When COVID-19 upended normal operations at STRIVE, a workforce development nonprofit founded in New York, the Center for Applied Behavioral Science at MDRC documented the agency’s real-time innovations that allowed it to continue serving clients during the crisis. Greg Wise, STRIVE’s National Vice President, shared a first-hand account of the transition.
The Breaking Barriers program, based in San Diego, provided employment services to lower-income individuals with disabilities. MDRC carried out a random assignment evaluation of the program. As part of the Building Evidence on Employment Strategies for Low-income Families project, MDRC is collecting additional administrative records to extend the original evaluation.
Implementing Individual Placement and Support in a Workforce Setting
Breaking Barriers was a San Diego-based program that provided employment services to low-income individuals with a range of disabilities or other health conditions. Preliminary analyses based on a survey found that the program did not have an impact on the primary outcomes measured — employment, length of employment, and total earnings — during a 15-month follow-up period.
The Experience of a New Program for Young People Involved in the Juvenile Justice System
STRIVE International engaged MDRC to help the organization improve a new program model aimed at increasing educational attainment and employment of young adults involved in the juvenile justice system. This Issue Focus describes the partnership and offers advice to organizations implementing new programs on how to build evidence of effectiveness.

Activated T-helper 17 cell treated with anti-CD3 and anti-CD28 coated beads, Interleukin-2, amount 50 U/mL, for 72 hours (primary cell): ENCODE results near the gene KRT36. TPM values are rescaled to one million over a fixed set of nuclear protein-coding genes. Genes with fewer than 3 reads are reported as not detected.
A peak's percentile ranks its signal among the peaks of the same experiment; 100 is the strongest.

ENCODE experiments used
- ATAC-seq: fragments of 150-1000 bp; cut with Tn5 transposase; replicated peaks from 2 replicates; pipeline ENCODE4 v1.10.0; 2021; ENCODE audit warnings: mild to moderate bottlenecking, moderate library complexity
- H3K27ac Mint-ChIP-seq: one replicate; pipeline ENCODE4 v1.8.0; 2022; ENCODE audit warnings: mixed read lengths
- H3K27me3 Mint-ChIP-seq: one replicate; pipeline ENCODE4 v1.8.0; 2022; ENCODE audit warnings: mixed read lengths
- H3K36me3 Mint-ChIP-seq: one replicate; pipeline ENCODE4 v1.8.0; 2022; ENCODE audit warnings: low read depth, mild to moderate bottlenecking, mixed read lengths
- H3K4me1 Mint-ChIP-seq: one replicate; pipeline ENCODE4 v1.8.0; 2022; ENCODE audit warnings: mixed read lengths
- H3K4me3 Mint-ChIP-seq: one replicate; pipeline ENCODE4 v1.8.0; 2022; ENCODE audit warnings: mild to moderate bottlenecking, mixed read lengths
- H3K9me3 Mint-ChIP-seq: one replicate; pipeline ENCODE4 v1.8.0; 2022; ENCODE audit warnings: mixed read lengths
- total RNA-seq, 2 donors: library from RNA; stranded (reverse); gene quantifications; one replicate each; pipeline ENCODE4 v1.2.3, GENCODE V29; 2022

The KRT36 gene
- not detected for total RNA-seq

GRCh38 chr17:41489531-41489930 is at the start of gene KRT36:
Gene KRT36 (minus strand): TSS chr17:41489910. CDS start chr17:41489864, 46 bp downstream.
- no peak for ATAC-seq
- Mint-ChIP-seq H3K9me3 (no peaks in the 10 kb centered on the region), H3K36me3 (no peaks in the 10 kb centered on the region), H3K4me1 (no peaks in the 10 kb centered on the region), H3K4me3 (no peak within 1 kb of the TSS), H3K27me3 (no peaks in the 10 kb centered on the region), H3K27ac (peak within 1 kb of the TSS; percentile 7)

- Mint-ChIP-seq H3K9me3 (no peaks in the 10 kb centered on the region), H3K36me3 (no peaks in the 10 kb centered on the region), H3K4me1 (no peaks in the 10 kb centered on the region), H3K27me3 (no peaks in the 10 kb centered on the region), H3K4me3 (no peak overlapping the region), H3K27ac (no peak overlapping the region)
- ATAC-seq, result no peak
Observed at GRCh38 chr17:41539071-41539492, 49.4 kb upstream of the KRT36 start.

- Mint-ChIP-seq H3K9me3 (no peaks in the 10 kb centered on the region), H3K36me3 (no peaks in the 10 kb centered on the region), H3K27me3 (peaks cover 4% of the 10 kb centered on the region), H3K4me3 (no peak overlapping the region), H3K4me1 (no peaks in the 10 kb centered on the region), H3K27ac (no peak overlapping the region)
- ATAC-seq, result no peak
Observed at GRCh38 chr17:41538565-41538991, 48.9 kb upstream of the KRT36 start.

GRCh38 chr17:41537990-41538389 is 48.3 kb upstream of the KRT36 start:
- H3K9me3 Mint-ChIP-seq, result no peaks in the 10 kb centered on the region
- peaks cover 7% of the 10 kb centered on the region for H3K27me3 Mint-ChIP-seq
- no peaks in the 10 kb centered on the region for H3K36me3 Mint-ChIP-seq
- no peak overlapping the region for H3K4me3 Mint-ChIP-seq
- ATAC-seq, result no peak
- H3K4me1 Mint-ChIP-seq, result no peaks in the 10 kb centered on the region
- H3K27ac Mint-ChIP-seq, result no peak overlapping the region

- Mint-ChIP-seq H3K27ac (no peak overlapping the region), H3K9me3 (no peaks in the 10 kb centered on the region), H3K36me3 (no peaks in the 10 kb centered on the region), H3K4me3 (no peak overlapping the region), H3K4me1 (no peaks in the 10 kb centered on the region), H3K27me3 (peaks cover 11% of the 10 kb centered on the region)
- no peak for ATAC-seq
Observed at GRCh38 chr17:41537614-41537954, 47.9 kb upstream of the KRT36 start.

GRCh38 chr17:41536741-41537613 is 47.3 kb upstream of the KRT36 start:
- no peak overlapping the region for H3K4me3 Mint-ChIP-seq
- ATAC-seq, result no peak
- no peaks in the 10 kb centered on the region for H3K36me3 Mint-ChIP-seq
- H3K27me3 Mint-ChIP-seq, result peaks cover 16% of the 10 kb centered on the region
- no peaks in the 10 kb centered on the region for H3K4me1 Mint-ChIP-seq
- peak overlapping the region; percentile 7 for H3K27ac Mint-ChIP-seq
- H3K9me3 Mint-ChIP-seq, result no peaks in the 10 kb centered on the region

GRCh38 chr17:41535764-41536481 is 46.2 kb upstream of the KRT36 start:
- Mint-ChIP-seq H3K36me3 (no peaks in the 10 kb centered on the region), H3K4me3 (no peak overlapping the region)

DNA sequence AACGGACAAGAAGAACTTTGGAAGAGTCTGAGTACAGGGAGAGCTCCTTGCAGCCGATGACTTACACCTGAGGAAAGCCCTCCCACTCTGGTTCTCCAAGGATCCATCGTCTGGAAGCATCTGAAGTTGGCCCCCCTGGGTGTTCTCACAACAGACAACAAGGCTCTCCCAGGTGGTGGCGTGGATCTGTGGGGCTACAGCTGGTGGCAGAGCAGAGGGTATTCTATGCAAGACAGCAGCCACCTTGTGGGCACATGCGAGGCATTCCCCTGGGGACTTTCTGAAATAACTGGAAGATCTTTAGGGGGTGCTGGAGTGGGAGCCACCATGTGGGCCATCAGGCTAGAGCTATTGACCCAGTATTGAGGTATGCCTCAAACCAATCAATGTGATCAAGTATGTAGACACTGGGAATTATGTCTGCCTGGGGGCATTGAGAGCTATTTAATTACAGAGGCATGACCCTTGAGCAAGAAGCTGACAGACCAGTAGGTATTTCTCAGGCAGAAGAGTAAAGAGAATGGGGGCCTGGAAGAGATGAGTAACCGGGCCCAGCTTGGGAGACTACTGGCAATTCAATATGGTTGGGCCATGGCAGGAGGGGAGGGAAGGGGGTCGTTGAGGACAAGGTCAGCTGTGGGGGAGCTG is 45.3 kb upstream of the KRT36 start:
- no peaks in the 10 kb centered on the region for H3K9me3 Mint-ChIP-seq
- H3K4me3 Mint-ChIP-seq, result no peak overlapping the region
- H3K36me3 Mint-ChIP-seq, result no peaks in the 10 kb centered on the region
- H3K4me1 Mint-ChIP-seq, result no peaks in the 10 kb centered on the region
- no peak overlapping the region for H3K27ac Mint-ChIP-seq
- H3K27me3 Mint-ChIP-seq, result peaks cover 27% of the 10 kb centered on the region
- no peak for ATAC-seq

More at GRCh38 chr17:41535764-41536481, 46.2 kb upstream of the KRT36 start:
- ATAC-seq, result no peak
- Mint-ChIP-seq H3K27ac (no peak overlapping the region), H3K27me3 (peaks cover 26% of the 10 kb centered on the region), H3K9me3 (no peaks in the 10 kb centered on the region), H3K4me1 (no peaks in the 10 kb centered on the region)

Findings from a Brief Study of Alternative Staffing Organizations
Temporary agencies have become an increasingly important employer of low-skilled, low-wage workers. Alternative staffing organizations that use this model to serve disadvantaged workers (such as welfare recipients and people with disabilities) appear to fill a need, but they must build the capacity to run a viable, competitive business.
This policy brief, developed by the Urban Institute for the federal Administration for Children and Families, examines what is known about welfare recipients with serious barriers to work, what states are doing to serve them, and what research says about which interventions are most effective.
This issue brief, published by the National High School Center, highlights lessons from selected policies and programs designed to improve students’ preparation for life after high school.
The Employment Retention and Advancement Project
A random assignment study of a welfare-to-work program for recipients with work-limiting medical and mental health conditions shows that participants had increased employment and decreased welfare payments.
How to Help Hard-to-Employ Individuals Get Jobs and Succeed in the Workforce